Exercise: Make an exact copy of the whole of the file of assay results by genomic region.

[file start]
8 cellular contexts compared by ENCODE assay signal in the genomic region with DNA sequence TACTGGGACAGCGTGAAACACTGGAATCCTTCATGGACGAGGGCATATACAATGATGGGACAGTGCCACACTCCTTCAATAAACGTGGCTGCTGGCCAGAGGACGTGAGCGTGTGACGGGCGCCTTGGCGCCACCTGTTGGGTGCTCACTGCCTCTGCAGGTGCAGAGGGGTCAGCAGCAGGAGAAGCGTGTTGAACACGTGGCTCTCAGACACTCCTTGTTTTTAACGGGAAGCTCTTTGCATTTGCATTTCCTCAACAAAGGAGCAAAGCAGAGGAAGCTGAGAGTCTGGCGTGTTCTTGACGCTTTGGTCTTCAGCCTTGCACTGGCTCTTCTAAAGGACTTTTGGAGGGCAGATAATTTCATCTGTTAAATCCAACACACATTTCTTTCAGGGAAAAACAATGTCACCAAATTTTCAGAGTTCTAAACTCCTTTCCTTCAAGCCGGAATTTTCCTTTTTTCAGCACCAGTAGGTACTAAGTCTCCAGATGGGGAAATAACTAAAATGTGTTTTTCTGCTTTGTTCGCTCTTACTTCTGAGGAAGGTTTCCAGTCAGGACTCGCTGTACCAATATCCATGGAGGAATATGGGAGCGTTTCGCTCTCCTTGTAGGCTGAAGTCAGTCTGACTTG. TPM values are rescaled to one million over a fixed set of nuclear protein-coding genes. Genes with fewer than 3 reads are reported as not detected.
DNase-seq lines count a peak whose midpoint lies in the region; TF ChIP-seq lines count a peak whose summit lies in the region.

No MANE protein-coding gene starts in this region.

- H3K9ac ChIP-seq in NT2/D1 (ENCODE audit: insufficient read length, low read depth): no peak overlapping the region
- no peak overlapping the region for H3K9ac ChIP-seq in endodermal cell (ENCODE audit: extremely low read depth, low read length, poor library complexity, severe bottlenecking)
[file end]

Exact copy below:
8 cellular contexts compared by ENCODE assay signal in the genomic region with DNA sequence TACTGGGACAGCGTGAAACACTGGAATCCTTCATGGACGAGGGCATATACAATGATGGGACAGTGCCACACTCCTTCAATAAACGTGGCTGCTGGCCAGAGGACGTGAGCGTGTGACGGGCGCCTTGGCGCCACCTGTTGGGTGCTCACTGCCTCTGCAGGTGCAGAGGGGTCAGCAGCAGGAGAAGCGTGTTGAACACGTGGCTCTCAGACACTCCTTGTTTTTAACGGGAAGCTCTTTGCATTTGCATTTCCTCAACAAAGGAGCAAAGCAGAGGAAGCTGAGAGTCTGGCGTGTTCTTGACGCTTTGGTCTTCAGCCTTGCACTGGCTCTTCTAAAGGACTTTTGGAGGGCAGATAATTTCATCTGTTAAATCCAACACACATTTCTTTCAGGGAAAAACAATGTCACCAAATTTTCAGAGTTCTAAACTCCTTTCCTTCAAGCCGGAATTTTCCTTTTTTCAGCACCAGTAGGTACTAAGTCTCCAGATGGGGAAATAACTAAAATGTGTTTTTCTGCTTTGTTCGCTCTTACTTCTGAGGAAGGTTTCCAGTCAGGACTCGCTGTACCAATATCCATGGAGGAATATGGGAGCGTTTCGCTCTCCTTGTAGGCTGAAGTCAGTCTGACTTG. TPM values are rescaled to one million over a fixed set of nuclear protein-coding genes. Genes with fewer than 3 reads are reported as not detected.
DNase-seq lines count a peak whose midpoint lies in the region; TF ChIP-seq lines count a peak whose summit lies in the region.

No MANE protein-coding gene starts in this region.

- H3K9ac ChIP-seq in NT2/D1 (ENCODE audit: insufficient read length, low read depth): no peak overlapping the region
- no peak overlapping the region for H3K9ac ChIP-seq in endodermal cell (ENCODE audit: extremely low read depth, low read length, poor library complexity, severe bottlenecking)